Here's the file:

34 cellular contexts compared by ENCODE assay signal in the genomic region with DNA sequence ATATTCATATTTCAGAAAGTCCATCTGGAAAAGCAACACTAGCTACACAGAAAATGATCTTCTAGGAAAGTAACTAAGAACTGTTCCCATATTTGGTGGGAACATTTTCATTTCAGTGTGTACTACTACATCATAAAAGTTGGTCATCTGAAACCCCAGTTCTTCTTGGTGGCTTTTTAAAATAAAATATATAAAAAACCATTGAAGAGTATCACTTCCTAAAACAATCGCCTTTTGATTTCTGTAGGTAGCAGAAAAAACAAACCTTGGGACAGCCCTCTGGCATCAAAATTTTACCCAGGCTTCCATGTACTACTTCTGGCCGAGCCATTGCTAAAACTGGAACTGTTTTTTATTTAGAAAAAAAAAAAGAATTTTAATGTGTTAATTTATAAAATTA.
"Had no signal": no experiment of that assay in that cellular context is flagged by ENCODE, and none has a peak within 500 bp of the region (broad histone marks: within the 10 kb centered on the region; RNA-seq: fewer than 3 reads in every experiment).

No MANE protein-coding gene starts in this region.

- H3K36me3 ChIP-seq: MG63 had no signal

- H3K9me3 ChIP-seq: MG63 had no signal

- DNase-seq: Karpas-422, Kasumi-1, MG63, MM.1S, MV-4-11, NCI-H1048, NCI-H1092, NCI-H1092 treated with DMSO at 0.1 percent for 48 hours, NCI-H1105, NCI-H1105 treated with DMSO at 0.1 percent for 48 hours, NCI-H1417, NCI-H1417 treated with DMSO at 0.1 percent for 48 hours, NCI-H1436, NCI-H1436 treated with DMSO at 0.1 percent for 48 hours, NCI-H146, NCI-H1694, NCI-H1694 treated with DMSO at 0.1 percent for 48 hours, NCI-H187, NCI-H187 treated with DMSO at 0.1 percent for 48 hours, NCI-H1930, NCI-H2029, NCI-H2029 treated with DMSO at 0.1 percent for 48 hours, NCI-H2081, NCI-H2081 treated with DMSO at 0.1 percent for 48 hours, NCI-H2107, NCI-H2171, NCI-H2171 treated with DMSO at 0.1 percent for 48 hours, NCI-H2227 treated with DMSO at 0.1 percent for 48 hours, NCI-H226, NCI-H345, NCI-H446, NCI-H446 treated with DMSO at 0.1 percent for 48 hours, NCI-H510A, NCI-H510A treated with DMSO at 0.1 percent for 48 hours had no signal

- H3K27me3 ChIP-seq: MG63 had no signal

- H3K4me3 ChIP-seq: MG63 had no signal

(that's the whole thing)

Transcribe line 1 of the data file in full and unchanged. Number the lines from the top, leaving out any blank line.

34 cellular contexts compared by ENCODE assay signal in the genomic region with DNA sequence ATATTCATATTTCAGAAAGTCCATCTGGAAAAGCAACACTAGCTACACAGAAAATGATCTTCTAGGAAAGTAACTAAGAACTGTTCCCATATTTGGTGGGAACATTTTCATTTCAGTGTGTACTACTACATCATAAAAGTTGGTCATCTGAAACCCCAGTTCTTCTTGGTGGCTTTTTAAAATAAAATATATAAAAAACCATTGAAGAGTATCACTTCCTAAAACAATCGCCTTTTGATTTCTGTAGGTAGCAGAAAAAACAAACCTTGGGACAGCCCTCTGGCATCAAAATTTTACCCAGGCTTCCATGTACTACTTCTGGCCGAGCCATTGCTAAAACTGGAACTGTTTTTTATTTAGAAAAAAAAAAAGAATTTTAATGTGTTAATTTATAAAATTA.